Why Run With Your Dog?

Personal training for dogs. You’re kidding, right? Actually, no, we’re not. Research suggests up to 40% of our dogs are overweight, and they suffer from the same health complications that overweight people do. Veterinarians (including myself) are becoming more and more concerned about the increase in joint pain, heart disease and other obesity related illnesses in dogs. Hence, Pooch to 5k. Dogs can’t lift weights, or use the gym. If you’re going to increase their fat burning, you need to increase the intensity of their exercise. This means that a daily stroll just won’t cut it any more, it’s too laid back. The Pooch to 5k program will help you get your dog from doing nothing much to comfortably running 5km, over a period of 12 weeks.

Because you’ll be running with your dog, you’ll also get a great workout three times a week, as you train yourself to run 5km. Why not subscribe to our dog health and fitness newsletter and grab your dog, and you’re ready to go!

Author Archive

file000119318946[1]Q: I’ve been looking around for suggestions that might help me and my 4yo whippet.  She’s been with me just 6 months and is healthy and active and great on the lead.  We’ve been working up to running 5km together (I’m a slow half-marathon runner, my 5km time is 25-30 mins).  She runs beautifully for the first half of the run then lags horribly, at full stretch of the lead, behind me, most of the way back.  It doesn’t matter what the distance is – she will run 4km in one direction, but lag after 2km if we turn around.  I’ve tried running circuitous loops but I can’t fool her. I’ve also varied the time of day, our routine when we get home, the pee-breaks we stop for, whether I give her lots of verbal encouragement or not.  Nothing seems to make any difference.  She does not do the same thing on walks, or when running beside my husband on his bike.

Also, last weekend I did a 5km fun run with her and she was perfect the whole way!  I guess being around other runners motivated her?!

Any ideas gratefully received!  She has other exercise options, including short sprints in the park which obviously is the natural thing for a whippet, but I’d love to work through the running thing with her if we can. Read More→

Categories : General
Comments (5)
Jul
08

Caloundra Foreshore Fun Run

Posted by: | Comments (0)

Last month our family participated in the Caloundra Foreshore Fun Run.  Organised by the Our Lady of the Rosary school as a fund-raiser, the event incorporates a 10km and a 3km run and a non-competitive 3km walk.

While not strictly on the foreshore, for most of the race the foreshore is in sight.  Last year the kids and I with our dogs ran/walked the 10km run; this year we decided to run the 3km as the youngsters haven’t been doing as much running as before.  On a beautiful clear winter’s day we dropped Audrey and Guinness off at the start of the 10km at Golden Beach and drove across the Caloundra headland to Race HQ at Moffat Beach, the start and finish of our run and the finish of the 10km for Audrey. Read More→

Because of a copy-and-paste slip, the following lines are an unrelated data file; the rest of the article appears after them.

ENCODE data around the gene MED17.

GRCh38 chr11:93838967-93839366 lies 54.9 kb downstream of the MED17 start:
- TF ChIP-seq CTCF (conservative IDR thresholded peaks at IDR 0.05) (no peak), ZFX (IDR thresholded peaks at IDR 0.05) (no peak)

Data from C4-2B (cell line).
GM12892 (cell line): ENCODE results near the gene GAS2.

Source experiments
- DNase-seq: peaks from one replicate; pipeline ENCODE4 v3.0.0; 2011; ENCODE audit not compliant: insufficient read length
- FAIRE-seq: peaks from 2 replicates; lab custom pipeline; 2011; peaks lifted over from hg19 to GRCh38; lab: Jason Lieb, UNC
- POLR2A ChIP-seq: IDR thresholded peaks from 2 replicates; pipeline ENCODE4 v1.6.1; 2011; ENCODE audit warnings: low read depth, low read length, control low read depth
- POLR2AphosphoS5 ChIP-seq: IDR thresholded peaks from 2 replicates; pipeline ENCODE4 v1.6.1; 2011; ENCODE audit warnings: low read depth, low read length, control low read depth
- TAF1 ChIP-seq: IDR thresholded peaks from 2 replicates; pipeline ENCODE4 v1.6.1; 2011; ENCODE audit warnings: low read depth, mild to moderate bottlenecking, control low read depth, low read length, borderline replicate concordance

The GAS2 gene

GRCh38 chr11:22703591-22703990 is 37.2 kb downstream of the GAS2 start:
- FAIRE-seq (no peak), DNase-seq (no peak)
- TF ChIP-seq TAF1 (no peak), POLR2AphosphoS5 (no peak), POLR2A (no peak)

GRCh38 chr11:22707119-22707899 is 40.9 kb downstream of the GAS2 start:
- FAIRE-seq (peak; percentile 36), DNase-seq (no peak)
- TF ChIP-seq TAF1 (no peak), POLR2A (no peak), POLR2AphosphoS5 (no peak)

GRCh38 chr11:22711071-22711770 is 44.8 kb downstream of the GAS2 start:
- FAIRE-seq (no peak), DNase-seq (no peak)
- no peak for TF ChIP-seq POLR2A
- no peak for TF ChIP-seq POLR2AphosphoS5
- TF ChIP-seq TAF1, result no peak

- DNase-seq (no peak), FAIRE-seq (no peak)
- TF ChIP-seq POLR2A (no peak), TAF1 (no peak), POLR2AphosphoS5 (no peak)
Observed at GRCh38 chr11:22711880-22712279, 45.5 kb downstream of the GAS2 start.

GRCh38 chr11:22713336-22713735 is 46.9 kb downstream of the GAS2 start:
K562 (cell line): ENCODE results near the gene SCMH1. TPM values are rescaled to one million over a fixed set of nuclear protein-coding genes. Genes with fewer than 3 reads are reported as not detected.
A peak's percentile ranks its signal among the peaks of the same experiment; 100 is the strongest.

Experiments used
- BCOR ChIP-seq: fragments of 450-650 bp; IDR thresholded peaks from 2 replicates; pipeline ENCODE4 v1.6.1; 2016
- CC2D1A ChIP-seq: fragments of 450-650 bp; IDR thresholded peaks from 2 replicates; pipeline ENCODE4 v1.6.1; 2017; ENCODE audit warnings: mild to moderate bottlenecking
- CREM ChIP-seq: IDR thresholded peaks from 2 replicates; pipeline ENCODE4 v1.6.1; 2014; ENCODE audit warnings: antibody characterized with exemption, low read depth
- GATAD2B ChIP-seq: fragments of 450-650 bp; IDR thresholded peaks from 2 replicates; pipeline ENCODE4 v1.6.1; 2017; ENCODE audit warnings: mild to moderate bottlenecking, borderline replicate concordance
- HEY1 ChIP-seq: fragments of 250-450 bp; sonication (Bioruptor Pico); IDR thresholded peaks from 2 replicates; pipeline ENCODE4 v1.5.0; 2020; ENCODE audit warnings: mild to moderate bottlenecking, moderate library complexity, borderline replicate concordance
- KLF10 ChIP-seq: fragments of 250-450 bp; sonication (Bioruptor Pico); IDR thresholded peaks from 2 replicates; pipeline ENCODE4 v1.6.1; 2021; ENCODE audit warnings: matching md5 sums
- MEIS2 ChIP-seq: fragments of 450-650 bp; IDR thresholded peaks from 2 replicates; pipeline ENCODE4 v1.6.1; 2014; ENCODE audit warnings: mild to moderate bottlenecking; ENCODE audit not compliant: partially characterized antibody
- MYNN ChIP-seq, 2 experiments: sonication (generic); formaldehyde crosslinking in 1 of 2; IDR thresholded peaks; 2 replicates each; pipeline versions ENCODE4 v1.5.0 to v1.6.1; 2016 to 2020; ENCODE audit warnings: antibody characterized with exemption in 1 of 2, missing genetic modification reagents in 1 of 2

Categories : General
Comments (0)

Yes, thats 74 kmI was reading another running blog recently and I stumbled upon a few pictures of a beautiful red Stumpy Tail Australian Cattle Dog, Cooba.  One of the pictures was of Cooba looking normal while a runner held a GPS unit in front of his face – distance of the run he’d just done: 74 km!

The runner in question is Clarke McClymont, and Cooba the Cattle Dog is his training partner as he prepares himself for ultramarathons like last year’s Kokoda Challenge, where the team he was in smashed the race record by around and hour and thirty minutes, over some of the toughest terrain in a trail race anywhere in Australia.

Read More→

Comments (1)

Certain things inspire my dog, and certain things don’t.  Can you guess what he likes?

Comments (0)
Apr
17

Do Dogs Get a Runner’s High?

Posted by: | Comments (3)

Endorphin Rush. Runner’s High. If you’ve ever done any intensive exercise, you’d be familiar with the feeling of relaxation and well being that follows a good workout.

I’ve often thought that my dog seems to feel just as good as I do after a run, but I’ve been unable to find any scientific proof, until now.

Researchers at the University of Arizona put dogs, humans and ferrets on a treadmill, and measured the amount of endocannabinoids that were produced after exercise. Endo – produced inside the body, cannabinoids – chemicals that activate cannabinoid receptors in the brain that cause a euphoric feeling.

Ferrets aren’t a species that evolved to run, so it’s not too surprising that they didn’t show any response to running. However, both dogs and humans showed much higher levels of endocannabinoids after a session on the treadmill. This means that our dogs do indeed get that runner’s high.

Read More→

Comments (3)
Apr
08

Easy, cheap, and cold.

Posted by: | Comments (0)

No, I’m not talking about my past life as a contract killer…

Make an ice pack to treat injuriesIf you get injured, the acronym you use to remember the treatment regime is R.I.C.E.R.  This stands for Rest, Ice, Compression, Elevation, and Refer.  They’re all pretty obvious, maybe except for refer – it means to see a doctor if it is serious, debilitating, or fails to resolve within a day or so.  Anyway, ice is sometimes inconvenient to use – it gets wet as it melts, you have to remember to fill the ice cube tray, and your children steal all of the ice cubes to make slushies when you’re not looking.  Well, not any more!  I’ve created the perfect ice pack to treat injuries.  This ice pack doesn’t make a puddle, it doesn’t have lumps of ice, and no-one is going to steal it to make cold drinks.
Read More→

Comments (0)